We began our Tuesday Mid-Morning Whale Watch Cruise positioned right between two Mom/Calf/Escort pods. It was kind of unusual to see these two pods so close together, but as is par for the course, the pods weren’t interacting with each other — and of course we saw a lot more of the calves than we did of their Moms or the Moms’ Escorts. The calves were diving and surfacing at different times, and one of them was up much more frequently than the other, so there was a lot for us to keep track of. While we watched all these whales, we took the opportunity to deploy our hydrophone and heard quite a few loud and clear whale voices.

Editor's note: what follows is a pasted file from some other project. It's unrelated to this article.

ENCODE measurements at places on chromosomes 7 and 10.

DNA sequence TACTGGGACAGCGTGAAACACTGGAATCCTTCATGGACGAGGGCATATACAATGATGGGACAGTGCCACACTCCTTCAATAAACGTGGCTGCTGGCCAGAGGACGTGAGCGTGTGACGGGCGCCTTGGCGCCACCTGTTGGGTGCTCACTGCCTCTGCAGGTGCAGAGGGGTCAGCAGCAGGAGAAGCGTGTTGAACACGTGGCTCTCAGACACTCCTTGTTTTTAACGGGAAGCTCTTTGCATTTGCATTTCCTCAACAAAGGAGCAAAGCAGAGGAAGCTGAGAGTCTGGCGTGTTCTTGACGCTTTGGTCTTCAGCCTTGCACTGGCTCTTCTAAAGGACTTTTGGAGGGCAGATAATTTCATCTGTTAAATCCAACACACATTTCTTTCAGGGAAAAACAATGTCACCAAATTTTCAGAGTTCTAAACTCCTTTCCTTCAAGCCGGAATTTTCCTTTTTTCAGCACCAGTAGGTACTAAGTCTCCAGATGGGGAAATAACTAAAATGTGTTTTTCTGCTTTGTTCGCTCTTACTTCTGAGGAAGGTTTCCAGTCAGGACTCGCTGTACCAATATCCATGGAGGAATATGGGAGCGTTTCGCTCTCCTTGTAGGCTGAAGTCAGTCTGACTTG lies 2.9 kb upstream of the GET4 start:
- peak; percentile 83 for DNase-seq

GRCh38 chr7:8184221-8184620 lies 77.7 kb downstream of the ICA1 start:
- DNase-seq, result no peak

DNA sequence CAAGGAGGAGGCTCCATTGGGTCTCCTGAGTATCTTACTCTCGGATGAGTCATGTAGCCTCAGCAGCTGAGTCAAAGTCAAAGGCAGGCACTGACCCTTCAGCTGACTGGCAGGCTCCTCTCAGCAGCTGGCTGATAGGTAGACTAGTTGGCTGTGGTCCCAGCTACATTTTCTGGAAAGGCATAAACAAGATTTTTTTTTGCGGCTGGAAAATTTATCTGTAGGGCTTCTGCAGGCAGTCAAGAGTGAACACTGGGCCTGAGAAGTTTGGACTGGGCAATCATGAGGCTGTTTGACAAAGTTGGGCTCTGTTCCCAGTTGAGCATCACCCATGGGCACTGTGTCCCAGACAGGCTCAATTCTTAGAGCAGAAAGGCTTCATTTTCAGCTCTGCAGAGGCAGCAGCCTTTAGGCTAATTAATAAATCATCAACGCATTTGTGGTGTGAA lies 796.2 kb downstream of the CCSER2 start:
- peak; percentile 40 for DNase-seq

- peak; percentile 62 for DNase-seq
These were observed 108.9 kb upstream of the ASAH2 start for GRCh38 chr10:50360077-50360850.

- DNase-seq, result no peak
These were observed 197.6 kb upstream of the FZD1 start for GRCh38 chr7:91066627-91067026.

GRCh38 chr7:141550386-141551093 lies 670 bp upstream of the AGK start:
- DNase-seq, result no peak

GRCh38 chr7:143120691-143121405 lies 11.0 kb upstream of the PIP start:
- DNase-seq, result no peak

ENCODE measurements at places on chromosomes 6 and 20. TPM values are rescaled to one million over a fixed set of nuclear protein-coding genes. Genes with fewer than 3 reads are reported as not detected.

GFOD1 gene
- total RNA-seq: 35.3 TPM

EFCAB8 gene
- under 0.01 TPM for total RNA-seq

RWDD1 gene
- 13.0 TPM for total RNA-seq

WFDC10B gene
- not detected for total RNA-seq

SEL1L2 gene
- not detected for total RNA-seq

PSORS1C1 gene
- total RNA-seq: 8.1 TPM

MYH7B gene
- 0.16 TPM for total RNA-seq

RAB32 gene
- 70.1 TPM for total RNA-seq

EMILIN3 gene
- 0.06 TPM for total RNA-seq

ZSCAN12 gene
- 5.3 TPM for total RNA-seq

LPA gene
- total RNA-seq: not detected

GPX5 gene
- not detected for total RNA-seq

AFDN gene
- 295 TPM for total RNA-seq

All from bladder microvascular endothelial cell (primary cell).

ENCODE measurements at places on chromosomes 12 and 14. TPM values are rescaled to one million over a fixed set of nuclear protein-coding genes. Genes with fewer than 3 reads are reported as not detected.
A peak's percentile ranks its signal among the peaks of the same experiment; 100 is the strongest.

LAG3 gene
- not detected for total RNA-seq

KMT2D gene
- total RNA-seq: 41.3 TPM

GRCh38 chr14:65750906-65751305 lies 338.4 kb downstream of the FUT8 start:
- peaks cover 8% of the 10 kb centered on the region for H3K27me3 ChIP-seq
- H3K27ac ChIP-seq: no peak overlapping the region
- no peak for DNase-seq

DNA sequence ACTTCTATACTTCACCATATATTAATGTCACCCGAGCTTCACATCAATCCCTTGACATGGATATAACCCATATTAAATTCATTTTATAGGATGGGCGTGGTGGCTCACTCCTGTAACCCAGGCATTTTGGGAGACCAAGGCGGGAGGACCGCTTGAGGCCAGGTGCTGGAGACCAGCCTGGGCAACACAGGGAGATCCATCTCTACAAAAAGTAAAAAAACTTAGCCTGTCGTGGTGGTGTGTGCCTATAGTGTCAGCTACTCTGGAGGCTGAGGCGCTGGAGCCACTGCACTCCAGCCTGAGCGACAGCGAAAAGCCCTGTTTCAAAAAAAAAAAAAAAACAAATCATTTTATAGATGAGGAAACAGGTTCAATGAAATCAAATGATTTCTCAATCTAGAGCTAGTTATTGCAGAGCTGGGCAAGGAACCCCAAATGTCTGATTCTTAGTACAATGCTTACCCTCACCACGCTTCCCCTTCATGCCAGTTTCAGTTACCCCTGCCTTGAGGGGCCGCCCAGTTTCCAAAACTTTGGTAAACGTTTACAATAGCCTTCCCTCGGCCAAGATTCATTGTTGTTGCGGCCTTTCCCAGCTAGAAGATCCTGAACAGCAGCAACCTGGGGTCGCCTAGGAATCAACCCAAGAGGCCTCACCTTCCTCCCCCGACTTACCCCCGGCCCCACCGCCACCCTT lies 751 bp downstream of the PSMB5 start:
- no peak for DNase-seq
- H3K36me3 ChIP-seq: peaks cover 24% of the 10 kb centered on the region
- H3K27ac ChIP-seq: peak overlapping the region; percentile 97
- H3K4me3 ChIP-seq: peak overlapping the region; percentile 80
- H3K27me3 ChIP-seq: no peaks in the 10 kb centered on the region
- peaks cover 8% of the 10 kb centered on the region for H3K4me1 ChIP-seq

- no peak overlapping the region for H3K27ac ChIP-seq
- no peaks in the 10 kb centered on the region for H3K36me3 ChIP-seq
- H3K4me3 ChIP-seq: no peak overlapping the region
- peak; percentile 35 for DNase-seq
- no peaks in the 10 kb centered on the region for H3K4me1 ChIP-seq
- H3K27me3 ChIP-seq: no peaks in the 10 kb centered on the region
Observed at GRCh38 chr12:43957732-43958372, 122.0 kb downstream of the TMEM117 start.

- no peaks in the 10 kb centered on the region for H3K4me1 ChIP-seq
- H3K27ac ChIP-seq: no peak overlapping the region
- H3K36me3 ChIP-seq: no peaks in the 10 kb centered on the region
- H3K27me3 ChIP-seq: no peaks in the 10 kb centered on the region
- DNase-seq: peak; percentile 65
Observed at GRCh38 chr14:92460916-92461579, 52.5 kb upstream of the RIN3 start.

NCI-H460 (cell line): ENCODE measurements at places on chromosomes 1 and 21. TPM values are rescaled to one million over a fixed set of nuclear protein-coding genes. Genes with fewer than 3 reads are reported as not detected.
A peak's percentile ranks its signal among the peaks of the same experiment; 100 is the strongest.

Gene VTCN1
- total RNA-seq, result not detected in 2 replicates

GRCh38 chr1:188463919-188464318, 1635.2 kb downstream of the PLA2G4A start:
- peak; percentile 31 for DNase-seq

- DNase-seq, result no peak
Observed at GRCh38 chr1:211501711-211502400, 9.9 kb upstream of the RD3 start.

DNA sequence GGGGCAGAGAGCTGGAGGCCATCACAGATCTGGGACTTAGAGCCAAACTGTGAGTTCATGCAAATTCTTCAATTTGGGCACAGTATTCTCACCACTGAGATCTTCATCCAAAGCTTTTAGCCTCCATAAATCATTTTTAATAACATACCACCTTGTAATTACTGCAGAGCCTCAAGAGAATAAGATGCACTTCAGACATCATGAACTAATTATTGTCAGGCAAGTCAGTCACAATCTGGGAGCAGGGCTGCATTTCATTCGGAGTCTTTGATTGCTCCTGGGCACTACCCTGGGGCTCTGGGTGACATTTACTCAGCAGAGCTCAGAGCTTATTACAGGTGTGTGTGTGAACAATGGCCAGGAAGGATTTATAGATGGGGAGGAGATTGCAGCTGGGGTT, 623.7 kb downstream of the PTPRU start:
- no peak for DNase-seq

After watching our two pods for awhile, we saw some splashing further up the coastline, so we pulled up the hydrophone and headed over to investigate. It turned out that the splashing was from yet another calf. This little guy breached at least 10 times — maybe 15 times — while we watched, and luckily for us, we reached our magic 100 yard mark in time to watch the last of the breaches, so we got some really good views of one of the newest members of the next generation of Humpbacks.
Ocean Sports Whale Fact of the Day: Though most of us on Whale Watch Cruises in Hawaii are here to see the Humpback Whales, according to our friends at Cascadia Research Collective there are actually 18 species of Odontocetes (toothed whales) and 7 species of Mysticetes (whales with baleen) that have been documented in Hawaiian waters.